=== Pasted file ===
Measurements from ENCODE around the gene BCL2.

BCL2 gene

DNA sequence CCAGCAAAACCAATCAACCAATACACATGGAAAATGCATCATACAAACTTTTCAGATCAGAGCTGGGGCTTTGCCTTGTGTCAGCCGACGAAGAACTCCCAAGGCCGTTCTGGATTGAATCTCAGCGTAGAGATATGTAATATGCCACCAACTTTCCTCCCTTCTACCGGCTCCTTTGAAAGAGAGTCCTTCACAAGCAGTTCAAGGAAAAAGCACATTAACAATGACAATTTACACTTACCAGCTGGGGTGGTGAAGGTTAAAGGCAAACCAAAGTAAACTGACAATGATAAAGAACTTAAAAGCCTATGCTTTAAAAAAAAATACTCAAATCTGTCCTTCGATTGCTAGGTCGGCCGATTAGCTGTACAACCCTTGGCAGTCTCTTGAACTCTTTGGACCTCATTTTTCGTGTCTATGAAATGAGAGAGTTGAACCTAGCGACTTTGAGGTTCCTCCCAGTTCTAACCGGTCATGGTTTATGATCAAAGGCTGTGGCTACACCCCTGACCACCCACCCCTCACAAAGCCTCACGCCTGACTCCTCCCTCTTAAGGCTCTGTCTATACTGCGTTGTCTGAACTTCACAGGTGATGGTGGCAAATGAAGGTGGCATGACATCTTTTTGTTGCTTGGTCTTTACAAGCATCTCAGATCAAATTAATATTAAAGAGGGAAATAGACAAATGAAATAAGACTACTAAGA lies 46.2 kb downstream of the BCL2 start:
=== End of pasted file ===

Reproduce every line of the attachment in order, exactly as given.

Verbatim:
Measurements from ENCODE around the gene BCL2.

BCL2 gene

DNA sequence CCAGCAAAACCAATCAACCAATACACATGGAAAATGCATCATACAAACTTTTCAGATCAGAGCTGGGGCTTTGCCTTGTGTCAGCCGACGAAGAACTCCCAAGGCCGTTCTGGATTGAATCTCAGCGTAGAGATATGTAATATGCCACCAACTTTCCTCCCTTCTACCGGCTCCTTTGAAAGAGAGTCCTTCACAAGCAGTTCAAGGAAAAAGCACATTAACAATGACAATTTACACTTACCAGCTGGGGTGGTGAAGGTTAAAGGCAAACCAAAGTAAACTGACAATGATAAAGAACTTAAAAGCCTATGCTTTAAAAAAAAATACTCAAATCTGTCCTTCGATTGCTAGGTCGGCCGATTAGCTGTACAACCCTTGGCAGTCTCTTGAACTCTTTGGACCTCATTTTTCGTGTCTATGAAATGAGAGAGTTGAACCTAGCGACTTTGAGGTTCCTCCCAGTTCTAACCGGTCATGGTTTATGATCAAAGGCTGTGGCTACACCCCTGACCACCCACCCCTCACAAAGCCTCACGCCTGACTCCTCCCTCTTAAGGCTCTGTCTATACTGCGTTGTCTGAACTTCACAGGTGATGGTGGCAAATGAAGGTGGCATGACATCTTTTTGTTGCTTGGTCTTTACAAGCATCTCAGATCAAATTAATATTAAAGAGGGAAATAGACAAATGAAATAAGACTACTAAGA lies 46.2 kb downstream of the BCL2 start: